Lights off tea room interludes justifies summary dismissal
A recent industrial decision makes clear that employees who deliberately don’t work for extended periods and claim wages may be summarily dismissed. It also provides guidance about who can be dismissed when employees collectively engage in misconduct but to varying degrees of culpability.
In the decision of Shokry Milad; Medhat Botros v Melbourne Health T/A Royal Melbourne Hospital  FWC 1939, the Fair Work Commission (‘FWC’) determined two unfair dismissal applications from two cleaning employees of the Royal Melbourne Hospital (‘hospital’) who claimed they were unfairly dismissed for allegedly sitting in the team room for extended periods instead of performing their duties.
The matter arose on 16 July 2019 when the Perioperative Services Manager sent an email to the Support Services Manager advising him that she had seen a number of his staff members in the dark in the level 2 theatre tea room, not working for an hour or more. The relevant enterprise agreement only allowed a 30 minute meal break.
CCTV footage for the period from 9 to 15 July 2019 showed that 19 Environmental Services employees had been spending significant periods of time in the tea room, excluding breaks, when they should have been on duty. This was determined from a single camera showing employees entering and exiting the tea room.
All 19 employees were then suspended pending an investigation which led to 11 employees being dismissed and two employees, Mr Milad and Mr Botros, claiming unfair dismissal.
In relation to Mr Milad, CCTV footage of the tea room revealed 3 hours and 26 minutes on 9 July 2019, 3 hours on 11 July 2019 and 3 hours and 50 minutes on 12 July 2019. This footage showed that Mr Milad spent 44% of his time that week in the tea room not working.
In relation to Mr Botros, CCTV footage of the tea room revealed 1 hour and 41 minutes on 10 July 2019, two occasions totaling 25 minutes on 1 July 2019 and 51 minutes on 16 July 2019.
Melbourne Health gave evidence that it regarded this conduct as “time theft”. The FWC noted that Environmental Services employees are responsible for cleaning trauma theatres and the hospital had repeatedly failed cleaning audits in this area.
The FWC accepted the conduct had occurred and despite some minor errors with the allegations, determined there was a valid reason for dismissal and that their conduct constituted serious misconduct. In this case of Mr Milad, his misconduct was aggravated due to occasionally being allocated supervisory duties.
Mr Milad and Mr Botros both claimed their dismissal was unfair, amongst other things, due to differential treatment compared to other employees who were not dismissed. It was noted that out of the 19 employees, 11 were dismissed, one resigned and the remainder were issued warnings. The Human Resources Manager for Melbourne Health gave evidence that the primary factor determining the outcome for each employee was the amount of time spent in the tea room instead of working.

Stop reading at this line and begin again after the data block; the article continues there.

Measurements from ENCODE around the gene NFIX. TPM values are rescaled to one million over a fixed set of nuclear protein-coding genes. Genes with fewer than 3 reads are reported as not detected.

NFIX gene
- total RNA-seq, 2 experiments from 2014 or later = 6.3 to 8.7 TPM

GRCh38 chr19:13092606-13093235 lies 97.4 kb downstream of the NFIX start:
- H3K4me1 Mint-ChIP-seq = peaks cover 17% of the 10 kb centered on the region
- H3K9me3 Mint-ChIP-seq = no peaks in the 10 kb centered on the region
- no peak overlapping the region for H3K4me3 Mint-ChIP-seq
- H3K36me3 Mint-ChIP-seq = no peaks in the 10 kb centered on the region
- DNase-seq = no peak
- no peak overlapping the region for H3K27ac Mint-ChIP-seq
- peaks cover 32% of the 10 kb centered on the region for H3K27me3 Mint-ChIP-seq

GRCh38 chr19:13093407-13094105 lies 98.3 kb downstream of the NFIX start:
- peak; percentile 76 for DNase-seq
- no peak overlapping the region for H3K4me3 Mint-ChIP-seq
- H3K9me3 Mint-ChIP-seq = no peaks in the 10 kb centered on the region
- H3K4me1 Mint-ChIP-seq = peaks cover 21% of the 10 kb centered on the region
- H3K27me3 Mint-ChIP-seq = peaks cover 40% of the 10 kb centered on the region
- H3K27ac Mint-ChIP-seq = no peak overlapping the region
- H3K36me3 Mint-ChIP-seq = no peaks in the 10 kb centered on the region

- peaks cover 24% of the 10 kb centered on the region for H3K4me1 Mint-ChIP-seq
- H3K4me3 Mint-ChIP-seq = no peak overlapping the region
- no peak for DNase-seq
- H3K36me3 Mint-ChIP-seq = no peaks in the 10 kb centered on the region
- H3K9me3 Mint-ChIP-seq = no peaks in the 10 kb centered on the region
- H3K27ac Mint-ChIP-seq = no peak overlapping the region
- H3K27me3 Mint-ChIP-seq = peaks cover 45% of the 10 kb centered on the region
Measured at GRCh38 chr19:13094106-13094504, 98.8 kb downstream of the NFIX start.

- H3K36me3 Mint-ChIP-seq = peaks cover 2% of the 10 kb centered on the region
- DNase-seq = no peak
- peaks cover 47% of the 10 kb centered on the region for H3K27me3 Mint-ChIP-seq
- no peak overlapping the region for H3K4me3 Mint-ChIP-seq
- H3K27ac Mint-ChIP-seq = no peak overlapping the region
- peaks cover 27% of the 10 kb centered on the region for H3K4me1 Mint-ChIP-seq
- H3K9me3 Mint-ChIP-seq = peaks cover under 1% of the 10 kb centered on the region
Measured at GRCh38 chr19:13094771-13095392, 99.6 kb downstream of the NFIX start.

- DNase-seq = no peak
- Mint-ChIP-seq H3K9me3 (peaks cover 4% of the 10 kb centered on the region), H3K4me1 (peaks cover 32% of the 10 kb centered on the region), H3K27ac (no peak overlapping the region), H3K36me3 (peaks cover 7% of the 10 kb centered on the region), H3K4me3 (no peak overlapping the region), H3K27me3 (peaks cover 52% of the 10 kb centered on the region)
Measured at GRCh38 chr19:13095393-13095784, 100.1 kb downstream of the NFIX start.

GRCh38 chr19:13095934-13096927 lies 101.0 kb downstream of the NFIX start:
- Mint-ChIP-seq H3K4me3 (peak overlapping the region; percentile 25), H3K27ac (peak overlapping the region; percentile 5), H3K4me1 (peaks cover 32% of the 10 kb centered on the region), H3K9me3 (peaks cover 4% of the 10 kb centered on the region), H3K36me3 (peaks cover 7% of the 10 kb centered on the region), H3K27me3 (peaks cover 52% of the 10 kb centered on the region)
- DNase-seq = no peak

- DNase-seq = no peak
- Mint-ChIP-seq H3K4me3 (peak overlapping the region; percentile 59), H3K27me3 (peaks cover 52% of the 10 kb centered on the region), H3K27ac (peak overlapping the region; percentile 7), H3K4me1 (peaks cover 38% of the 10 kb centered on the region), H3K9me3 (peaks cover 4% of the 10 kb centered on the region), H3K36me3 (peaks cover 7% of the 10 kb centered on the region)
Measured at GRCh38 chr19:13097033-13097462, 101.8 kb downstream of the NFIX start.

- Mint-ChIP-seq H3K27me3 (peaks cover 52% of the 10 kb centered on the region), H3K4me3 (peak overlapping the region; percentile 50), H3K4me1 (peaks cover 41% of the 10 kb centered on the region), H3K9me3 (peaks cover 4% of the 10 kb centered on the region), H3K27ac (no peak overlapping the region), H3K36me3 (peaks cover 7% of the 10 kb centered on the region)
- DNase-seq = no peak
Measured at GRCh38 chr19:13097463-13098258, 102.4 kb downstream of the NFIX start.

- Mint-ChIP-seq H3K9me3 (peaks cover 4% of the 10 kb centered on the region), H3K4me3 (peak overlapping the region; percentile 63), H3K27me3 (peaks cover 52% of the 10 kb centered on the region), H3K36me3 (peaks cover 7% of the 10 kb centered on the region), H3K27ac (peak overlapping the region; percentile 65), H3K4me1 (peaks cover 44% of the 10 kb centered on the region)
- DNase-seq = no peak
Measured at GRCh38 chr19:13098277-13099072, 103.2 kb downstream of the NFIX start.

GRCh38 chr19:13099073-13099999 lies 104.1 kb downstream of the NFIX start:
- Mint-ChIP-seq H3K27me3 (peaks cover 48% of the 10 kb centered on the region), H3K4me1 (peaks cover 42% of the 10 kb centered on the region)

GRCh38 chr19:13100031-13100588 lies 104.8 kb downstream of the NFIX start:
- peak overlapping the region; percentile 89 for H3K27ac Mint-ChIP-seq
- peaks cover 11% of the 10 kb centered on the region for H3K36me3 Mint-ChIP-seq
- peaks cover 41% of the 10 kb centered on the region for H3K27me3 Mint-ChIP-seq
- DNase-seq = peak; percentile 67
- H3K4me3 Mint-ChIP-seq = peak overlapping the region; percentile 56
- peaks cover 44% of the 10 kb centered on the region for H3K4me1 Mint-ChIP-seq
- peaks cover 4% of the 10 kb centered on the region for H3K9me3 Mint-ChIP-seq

The FWC referred to the decision of Electricity Commission of New South Wales t/a Pacific Power v Nieass, Full Commission of Industrial Relations Commission of NSW (1995) 81 IR 46 relevantly stating “The response to misconduct will be a matter of discretion for the reason that the “time, place and circumstance of one breach, the circumstances of the offender and the implications for adequate administration of an enterprise, will seldom coincide”.
The FWC also adopted the decision of Sexton v Pacific National (ACT) Pty Ltd, AIRC (2003) unreported, Print PR931440,  which is authority that these matters must be treated cautiously and there may be circumstances subjective to the employee that may cause an employer to be more lenient in a comparable case. A reason for leniency might be “extreme need or stress arising from the serious illness of a close dependent” and that “Many other examples could be constructed.”
The FWC found there was insufficient evidence to support their claims and was unable to find they were treated differently to other employees or that such different treatment would render their dismissals unfair.
The FWC concluded their dismissals were not unfair and dismissed their claims. This was despite Mr Milad being 62 years of age with 16 years service and Mr Botros being 55 years of age with 18 years service. The FWC was of the view their misconduct was significant and they had not shown any remorse or contrition.
Why is this case important?
This decision is important as it outlines that employees who deliberately don’t work for extensive periods but continue to claim wages may be summarily dismissed.
The decision is also important as it outlines that an employer is able to apply differential disciplinary outcomes to employees arising from the same circumstances based on the degree of culpability and the subjective circumstances of each employee.